​Safety, Snow, and Turkeys

The largest bull has now dropped his antlers.

Last week the small herd of elk held eight bulls, with one displaying antlers of mature proportions while the remainder were a mix of rag horns, and yearlings leaning heavily towards spikes.

They have become friends with my horses and the yearling bulls are enamored with my sons’ buckskin mare. When following the lead cow cautiously out of the timber, despite her wary example, they will abandon all inhibition on catching sight of the thick-hipped quarter horse and gallop bucking and kicking through the trees to sneak up and look longingly at her flowing main and rounded flanks.

They watch longingly from the shelter of the sandstone rocks and ponderosa pines but she pays them little attention. She is more than a decade older than the mob of spikes and unimpressed with their interest. There is too much green grass climbing up through the soil to get distracted by the amorous intentions of adolescent elk.

This moisture was so needed and the snow a typical harbinger of the opening of Spring Turkey season. I watched a mature gobbler fanned and strutting along this same tree line on Palm Sunday. I chose prayer instead of the hunt and left him to his important business while I chose to attend Mass. With nearly six weeks still ahead in the season, it is too early to offer myself up to the ticks and an itchy trigger finger.

I have a recipe for baked wild turkey breast that leans heavily on butter and lemon pepper. When the time is just right, I will slip over and attempt to call that gobbler in for dinner but this is not yet that time. I have reports and pictures coming in from the field from past clients and relatives that assure me that the birds are gobbling and coming to call with several pictures coming in from the prairie showing mature birds with heavy beards and happy hunters fanning their tails in the morning light.

A fanned gobbler is one of the first taxidermy mounts I ever saved up the money to hang in my home. With wings outstretched and tail erect, a mature gobbler is more than large enough to impressively cover much of a wall, more than large enough in fact to hide a crouched man. That fact and a recent online video have me returning once again to a safety concern associated with the hunting of turkeys in the spring.

To draw in and fool aggressive birds, hunters have turned the mounted fans and taxidermied heads of turkeys into hand-held hunting platforms. The man in the video was an expert caller and drew in an aggressive group of birds from far across a meadow. They raced to meet his challenge of battle while he drew a pistol and pointed its barrel through the outstretched feathers while he crouched behind and moved the decoy in a realistic impression of a dominant gobbler.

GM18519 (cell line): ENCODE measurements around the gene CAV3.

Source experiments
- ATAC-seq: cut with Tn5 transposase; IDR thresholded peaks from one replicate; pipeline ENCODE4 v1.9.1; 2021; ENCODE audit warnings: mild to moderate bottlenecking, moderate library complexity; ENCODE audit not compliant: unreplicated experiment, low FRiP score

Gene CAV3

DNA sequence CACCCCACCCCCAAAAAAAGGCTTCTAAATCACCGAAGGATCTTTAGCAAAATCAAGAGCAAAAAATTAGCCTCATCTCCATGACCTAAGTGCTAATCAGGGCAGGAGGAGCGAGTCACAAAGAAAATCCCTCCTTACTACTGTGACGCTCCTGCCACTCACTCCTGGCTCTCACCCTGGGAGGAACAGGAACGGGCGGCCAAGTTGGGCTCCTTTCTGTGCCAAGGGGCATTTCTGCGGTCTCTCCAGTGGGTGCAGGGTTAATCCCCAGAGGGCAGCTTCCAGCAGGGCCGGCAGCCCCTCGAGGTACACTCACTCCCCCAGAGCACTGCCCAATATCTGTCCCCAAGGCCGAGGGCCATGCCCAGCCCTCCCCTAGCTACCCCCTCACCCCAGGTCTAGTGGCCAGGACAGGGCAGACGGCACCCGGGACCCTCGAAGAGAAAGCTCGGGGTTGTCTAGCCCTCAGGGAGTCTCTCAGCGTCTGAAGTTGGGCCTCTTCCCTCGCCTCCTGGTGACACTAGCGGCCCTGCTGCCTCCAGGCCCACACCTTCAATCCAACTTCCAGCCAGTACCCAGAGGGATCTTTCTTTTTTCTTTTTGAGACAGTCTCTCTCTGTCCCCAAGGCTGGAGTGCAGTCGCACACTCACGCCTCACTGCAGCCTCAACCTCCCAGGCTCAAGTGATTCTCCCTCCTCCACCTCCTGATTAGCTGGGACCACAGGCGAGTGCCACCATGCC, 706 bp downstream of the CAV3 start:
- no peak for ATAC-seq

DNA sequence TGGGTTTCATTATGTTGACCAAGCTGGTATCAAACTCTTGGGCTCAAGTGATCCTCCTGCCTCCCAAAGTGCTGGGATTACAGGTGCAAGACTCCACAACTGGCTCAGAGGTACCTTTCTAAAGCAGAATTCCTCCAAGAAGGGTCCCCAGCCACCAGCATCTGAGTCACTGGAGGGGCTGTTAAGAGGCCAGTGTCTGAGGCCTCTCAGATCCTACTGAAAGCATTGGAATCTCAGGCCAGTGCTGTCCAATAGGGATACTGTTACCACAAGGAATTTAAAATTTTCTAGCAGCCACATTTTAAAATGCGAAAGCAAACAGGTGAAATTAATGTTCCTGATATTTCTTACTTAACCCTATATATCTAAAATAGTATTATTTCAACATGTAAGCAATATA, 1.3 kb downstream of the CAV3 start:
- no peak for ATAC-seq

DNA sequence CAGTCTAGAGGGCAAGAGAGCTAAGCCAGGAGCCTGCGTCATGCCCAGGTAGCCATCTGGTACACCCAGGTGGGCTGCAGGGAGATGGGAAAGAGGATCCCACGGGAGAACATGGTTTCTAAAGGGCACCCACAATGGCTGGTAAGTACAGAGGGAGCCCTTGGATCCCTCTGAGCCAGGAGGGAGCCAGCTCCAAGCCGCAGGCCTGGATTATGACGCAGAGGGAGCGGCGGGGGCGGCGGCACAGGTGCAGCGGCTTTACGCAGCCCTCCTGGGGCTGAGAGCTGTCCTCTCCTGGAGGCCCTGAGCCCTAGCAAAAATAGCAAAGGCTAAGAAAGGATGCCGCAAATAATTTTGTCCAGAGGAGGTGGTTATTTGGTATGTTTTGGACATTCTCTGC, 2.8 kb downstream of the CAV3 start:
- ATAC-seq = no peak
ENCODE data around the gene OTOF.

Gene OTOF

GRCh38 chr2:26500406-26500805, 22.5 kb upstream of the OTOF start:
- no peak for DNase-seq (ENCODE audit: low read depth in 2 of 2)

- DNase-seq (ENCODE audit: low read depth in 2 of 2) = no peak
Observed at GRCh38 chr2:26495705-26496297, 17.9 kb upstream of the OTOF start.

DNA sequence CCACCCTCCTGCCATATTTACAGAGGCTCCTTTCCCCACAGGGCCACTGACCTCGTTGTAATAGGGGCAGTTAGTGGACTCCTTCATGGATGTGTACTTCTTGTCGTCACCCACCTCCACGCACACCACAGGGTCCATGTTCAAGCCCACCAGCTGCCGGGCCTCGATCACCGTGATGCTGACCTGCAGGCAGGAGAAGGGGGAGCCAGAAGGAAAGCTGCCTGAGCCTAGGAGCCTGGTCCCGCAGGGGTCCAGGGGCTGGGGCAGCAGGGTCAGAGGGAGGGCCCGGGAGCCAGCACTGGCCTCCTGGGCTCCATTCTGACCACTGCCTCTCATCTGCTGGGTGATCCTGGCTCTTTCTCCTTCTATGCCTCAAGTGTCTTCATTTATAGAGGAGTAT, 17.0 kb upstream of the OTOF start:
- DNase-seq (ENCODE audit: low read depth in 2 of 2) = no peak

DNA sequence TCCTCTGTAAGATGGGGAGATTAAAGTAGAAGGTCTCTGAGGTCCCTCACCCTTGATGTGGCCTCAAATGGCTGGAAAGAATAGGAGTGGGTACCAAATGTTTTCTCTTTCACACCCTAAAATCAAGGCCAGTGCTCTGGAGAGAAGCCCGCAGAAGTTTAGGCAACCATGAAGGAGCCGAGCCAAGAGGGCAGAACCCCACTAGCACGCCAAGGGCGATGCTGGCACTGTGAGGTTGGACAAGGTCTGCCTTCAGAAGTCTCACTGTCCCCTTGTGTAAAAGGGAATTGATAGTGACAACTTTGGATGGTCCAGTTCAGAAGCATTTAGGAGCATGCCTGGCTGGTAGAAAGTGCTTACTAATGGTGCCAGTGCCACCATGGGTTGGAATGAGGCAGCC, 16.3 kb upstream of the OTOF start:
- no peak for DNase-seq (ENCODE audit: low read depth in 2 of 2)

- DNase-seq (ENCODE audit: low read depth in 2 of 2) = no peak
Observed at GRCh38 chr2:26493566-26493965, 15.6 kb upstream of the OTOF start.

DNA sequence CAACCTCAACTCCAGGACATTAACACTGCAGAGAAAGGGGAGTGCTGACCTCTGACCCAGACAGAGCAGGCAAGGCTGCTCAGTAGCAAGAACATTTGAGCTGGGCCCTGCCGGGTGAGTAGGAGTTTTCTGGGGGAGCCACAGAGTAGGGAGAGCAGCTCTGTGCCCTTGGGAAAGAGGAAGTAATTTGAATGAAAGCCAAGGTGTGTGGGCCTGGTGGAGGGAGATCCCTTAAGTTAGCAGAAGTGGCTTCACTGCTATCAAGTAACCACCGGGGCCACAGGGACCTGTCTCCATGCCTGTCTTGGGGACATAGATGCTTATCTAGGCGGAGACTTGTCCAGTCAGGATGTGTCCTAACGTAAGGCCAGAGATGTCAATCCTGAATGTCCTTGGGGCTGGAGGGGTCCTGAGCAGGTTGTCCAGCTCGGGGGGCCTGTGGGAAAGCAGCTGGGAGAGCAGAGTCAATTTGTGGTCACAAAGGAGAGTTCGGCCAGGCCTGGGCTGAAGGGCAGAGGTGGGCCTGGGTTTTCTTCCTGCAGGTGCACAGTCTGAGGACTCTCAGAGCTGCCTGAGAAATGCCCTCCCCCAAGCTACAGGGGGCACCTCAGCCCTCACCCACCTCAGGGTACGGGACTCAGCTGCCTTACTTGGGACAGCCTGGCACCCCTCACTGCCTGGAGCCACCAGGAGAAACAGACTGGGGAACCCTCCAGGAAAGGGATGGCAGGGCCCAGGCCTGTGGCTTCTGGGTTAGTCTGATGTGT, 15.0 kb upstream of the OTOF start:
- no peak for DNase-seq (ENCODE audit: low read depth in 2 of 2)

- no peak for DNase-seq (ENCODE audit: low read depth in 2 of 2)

This hunt was on private land, but I don’t have to remember back too many years to recall the fatal shooting of a man here in South Dakota hidden in a goose decoy blind by a distant shooter with a rifle.

The Black Hills are a favorite destination for a growing number of road warriors who are seeking to hunt multiple states in a three-day weekend. I’ve hosted one such hunter who was also an outdoor columnist. He was on the last leg of his hunt after he had already spent long hours and sleepless nights in Wyoming and Nebraska.

By the third day, these hunters are goofy from exhaustion and poor decision makers at best. He was so exhausted that he left his $1200 shotgun leaning up against a tree in the forest and didn’t think of it again until we had returned to his hotel and his gun case felt unusually light.

Because we sit at the crossroads of four states that allow such extremists to push themselves to the limits, hunting from behind a taxidermy decoy while calling invites disaster. We are one of the only states in the nation that allows the hunting of turkeys with high caliber rifles. I lost a good friend in High School to just such a tragedy and will not give up on this safety verse in honor of his memory.

Exhausted hunters, high-powered rifles, and hand-held decoys invite disaster and one element of this recipe needs to be removed. 

Columnist: Bob Speirs

Bob Speirs – owner and operator of Crow Creek Wildlife Management Service in Spearfish, South Dakota has been writing award winning articles, stories and poems that entertain and educate hunters for over 15 years. Known for his outstanding whitetail management and hundreds of satisfied customers, Bob’s unique perspectives and insights help to educate and entertain hunters everywhere!

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